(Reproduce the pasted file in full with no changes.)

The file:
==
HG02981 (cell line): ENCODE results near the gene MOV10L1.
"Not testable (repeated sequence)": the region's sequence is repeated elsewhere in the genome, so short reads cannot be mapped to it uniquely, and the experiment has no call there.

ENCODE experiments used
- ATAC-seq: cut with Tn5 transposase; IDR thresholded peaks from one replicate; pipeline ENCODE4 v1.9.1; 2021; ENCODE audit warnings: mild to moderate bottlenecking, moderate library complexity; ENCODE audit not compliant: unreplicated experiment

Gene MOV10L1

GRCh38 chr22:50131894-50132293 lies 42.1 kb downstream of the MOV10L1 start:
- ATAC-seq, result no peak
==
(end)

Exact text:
HG02981 (cell line): ENCODE results near the gene MOV10L1.
"Not testable (repeated sequence)": the region's sequence is repeated elsewhere in the genome, so short reads cannot be mapped to it uniquely, and the experiment has no call there.

ENCODE experiments used
- ATAC-seq: cut with Tn5 transposase; IDR thresholded peaks from one replicate; pipeline ENCODE4 v1.9.1; 2021; ENCODE audit warnings: mild to moderate bottlenecking, moderate library complexity; ENCODE audit not compliant: unreplicated experiment

Gene MOV10L1

GRCh38 chr22:50131894-50132293 lies 42.1 kb downstream of the MOV10L1 start:
- ATAC-seq, result no peak